So through a mutual connection from doing beer promotions for extra money on the side in college, I found a company that is a distributor for big name beer brands like, Miller-Coors, Yuengling, Corona, Heineken, Sam Adams, and some craft beer-basically all the good stuff! They hired me as an entry level sales account manager, in which I would go to bars, restaurants and Orlando resorts and replenish their bottled and keg beer each week, plus up sell them into additional brands they did not carry or incentivize them to replace a competitor tap handle with one of our brands. Long story short I did well, got promoted in the first year to an expansion position to be a key accounts manager for the Heineken brand beers.

Step 3. Get creative, be persistent, don’t give up. As soon as I was coming up on my 2 years experience with this company, I started reaching out to old friends, sorority sisters, family, and linkedin Medical Sales recruiters looking to break into the medical field. I now had a strong resume and a drive that was untouchable. I literally would go home each evening after work and while everyone else was catching up on their favorite shows or headed to happy hour, I would connect with and message as many medical sales recruiters I could find with my resume and my story. It started working! I started interviewing and finally the right fit came along and I accepted a position in dermatology pharmaceutical sales. You guys, I truly felt like in that moment that I made it! I remember going to training in NYC and over the weekend going shopping with my new work besties from training, right off 5th ave and all of these places I only dreamed I would be able to afford one day. It was there that I rewarded my hard work and determination with my first pair of Christian Louboutin’s. I was never a woman who had a boyfriend buy me these things. I knew if I wanted them, I could easily get them myself with a little hard work and persistence. Finally, the time had arrived! I was beyond happy.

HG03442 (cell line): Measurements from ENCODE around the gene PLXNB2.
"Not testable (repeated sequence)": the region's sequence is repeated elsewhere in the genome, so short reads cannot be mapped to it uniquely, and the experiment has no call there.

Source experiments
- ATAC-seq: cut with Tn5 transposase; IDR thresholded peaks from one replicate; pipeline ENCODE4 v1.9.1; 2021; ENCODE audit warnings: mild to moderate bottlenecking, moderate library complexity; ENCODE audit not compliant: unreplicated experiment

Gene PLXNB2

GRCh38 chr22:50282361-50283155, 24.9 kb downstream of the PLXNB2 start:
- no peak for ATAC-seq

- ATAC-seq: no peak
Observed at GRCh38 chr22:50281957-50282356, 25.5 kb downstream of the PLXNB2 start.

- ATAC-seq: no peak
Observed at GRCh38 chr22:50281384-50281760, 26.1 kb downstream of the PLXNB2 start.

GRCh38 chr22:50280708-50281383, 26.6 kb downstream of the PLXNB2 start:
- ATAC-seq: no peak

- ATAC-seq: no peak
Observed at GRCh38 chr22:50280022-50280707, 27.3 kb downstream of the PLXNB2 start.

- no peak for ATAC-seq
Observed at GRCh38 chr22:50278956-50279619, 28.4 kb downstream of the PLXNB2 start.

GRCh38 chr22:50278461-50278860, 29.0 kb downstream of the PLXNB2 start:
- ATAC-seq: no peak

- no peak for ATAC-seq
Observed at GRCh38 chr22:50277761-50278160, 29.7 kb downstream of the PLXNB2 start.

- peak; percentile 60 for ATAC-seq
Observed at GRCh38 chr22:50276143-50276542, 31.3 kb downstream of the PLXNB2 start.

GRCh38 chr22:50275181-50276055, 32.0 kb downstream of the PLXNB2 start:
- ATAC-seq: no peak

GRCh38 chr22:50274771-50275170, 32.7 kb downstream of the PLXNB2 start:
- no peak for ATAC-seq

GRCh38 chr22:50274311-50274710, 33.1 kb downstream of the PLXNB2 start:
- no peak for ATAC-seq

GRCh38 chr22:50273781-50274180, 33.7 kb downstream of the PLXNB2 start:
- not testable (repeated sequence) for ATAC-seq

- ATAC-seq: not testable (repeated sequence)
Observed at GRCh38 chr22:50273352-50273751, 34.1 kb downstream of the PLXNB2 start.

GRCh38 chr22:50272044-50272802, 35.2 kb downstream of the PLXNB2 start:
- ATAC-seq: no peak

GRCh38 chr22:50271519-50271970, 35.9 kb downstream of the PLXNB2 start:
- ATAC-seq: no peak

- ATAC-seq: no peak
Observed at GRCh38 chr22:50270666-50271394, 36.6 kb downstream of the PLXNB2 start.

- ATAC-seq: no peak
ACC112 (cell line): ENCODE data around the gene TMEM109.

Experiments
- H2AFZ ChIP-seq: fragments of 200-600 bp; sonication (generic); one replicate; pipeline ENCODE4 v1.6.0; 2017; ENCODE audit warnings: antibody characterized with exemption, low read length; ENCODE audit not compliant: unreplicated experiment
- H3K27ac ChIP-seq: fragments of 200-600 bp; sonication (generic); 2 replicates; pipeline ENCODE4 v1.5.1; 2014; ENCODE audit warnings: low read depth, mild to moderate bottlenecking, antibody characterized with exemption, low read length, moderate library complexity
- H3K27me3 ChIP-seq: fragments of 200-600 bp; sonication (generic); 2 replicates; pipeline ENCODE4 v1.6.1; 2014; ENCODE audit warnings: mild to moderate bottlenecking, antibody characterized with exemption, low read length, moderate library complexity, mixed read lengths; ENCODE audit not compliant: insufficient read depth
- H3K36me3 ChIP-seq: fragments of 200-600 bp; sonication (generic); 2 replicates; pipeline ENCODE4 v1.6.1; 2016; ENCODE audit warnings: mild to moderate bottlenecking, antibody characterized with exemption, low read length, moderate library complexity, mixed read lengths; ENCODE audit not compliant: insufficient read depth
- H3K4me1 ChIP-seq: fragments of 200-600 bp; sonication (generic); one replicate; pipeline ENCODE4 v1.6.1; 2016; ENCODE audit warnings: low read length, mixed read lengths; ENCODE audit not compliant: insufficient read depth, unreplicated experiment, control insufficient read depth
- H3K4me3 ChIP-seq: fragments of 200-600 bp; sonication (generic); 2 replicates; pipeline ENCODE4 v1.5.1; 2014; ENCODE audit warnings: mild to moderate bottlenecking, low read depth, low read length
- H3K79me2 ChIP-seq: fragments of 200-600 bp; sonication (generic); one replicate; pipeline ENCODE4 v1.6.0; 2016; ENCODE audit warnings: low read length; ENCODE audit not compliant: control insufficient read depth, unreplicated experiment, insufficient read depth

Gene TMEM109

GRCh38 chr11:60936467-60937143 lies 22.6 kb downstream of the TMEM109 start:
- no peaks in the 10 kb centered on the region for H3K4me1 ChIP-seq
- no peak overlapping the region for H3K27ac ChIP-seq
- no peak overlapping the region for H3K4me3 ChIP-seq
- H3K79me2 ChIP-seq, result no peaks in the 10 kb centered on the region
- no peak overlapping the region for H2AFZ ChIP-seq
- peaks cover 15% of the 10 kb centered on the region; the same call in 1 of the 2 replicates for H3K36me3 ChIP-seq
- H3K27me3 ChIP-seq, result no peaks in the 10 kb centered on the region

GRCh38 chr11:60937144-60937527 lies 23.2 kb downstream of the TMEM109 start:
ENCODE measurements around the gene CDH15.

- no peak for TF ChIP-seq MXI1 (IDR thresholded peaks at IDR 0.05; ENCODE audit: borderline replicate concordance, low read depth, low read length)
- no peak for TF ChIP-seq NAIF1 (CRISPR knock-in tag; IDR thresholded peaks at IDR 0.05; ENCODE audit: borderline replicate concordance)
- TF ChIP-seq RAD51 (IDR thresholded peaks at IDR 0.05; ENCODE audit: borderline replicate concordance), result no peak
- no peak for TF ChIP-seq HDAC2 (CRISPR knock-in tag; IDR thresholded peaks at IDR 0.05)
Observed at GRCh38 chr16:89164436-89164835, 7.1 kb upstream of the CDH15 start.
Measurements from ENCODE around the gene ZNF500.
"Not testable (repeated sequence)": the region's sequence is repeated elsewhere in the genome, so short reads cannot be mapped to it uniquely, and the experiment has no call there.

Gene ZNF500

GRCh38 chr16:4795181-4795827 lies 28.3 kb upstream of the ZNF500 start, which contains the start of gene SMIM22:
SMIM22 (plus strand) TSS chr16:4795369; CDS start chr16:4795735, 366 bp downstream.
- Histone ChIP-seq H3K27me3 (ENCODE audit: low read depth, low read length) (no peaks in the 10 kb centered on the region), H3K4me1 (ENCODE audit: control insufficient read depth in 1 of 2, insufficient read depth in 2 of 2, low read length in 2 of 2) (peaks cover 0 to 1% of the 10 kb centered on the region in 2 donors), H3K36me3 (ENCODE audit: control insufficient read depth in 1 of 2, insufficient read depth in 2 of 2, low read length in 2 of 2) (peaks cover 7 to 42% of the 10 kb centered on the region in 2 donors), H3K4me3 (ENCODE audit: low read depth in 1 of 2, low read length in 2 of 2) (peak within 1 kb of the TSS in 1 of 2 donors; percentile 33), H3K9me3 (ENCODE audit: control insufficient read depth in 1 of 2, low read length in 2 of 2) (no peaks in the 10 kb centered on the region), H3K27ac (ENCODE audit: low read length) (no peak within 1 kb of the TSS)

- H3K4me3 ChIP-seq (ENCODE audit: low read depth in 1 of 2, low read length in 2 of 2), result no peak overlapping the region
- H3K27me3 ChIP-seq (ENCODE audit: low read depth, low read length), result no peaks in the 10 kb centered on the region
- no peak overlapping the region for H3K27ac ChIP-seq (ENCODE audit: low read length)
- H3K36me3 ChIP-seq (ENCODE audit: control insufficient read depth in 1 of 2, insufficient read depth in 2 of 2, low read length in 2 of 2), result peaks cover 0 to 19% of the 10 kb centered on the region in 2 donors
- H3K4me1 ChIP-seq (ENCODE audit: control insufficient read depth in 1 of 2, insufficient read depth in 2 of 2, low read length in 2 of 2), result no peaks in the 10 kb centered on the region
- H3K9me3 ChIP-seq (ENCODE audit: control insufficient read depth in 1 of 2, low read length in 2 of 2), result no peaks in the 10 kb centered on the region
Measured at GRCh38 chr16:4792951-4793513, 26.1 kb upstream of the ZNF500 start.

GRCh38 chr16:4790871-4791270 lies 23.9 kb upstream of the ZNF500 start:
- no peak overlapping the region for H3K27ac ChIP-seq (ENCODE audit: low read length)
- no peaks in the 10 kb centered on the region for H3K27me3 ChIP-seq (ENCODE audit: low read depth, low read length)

It may sound somewhat shallow, but the potential to earn, was deeper than just a pair of red bottom shoes. It was confidence. Finding myself. Belonging somewhere. Being good at what I did and recognized for it. Private school tuition for the family I would one day have. Money to build a beautiful home in a safe community. It was security. Putting myself in a place to live happily and securely with Mr. Right and our future household, always having the stability of whatever my true love brought financially to the table was an added bonus. I think for many, its freedom.

I think that’s (money which represents freedom) why a lot of people think about getting into this industry if they are brutally honest with themselves. Because trust me, no one likes to be rejected on a daily basis, treated like a nuisance and trash by the front desk lady who just doesn’t know what’s in it for her quite yet (not all of them), and suffocating under at times what feels like very stiff numbers to achieve, because after all, they’re all growing organizations guys. On top of all that its a highly regulated industry so gone are the days of wining and dining over sporting events, concerts, and vacations. Which is honestly actually a good thing to keep Doctors ethically doing what is best for their patients. That’s the perfect segway into letting you know It’s also an ever changing industry as regulations change. So you need to be able to remain adaptable in the face of change and adversity, furthermore embracing it to fully grow to your max potential versus becoming stagnant or complacent. With that change comes at times job security issues, as these organizations frequently get bought out by other larger ones and sometimes (like in my past cases), despite being a top performing rep, you can get laid off as they condense the sales force at times.